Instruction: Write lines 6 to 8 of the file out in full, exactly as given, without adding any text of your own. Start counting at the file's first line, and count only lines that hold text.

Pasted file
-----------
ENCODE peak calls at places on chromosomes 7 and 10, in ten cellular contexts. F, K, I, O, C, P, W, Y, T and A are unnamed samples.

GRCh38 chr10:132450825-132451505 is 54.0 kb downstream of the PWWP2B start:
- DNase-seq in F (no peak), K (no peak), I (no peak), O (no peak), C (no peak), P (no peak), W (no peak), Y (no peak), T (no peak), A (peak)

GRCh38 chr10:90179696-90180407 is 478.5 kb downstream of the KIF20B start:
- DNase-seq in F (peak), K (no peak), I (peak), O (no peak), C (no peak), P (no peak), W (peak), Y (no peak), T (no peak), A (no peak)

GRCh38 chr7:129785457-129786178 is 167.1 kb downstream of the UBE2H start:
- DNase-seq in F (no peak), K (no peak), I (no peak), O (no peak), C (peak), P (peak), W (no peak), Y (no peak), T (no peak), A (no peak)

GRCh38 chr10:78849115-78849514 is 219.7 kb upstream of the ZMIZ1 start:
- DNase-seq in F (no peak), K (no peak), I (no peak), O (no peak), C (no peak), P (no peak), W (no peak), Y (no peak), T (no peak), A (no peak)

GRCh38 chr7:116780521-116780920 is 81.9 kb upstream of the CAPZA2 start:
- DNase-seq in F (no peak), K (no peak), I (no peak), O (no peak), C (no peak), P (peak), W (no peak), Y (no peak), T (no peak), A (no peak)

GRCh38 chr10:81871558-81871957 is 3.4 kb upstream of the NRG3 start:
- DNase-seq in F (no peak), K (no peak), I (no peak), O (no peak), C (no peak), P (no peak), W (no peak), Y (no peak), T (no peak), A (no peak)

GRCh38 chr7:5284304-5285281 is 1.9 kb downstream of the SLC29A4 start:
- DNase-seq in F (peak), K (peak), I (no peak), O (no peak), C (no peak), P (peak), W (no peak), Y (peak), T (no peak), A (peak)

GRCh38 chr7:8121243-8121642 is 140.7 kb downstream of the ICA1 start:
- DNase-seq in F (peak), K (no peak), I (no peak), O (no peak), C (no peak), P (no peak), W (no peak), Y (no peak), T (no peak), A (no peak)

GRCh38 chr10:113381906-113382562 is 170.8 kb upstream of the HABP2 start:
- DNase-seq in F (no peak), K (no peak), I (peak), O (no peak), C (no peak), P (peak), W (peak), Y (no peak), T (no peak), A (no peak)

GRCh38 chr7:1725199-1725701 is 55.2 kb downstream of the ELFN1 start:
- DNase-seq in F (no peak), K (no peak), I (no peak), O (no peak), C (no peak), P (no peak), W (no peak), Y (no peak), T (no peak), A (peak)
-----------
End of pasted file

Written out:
GRCh38 chr7:129785457-129786178 is 167.1 kb downstream of the UBE2H start:
- DNase-seq in F (no peak), K (no peak), I (no peak), O (no peak), C (peak), P (peak), W (no peak), Y (no peak), T (no peak), A (no peak)

GRCh38 chr10:78849115-78849514 is 219.7 kb upstream of the ZMIZ1 start: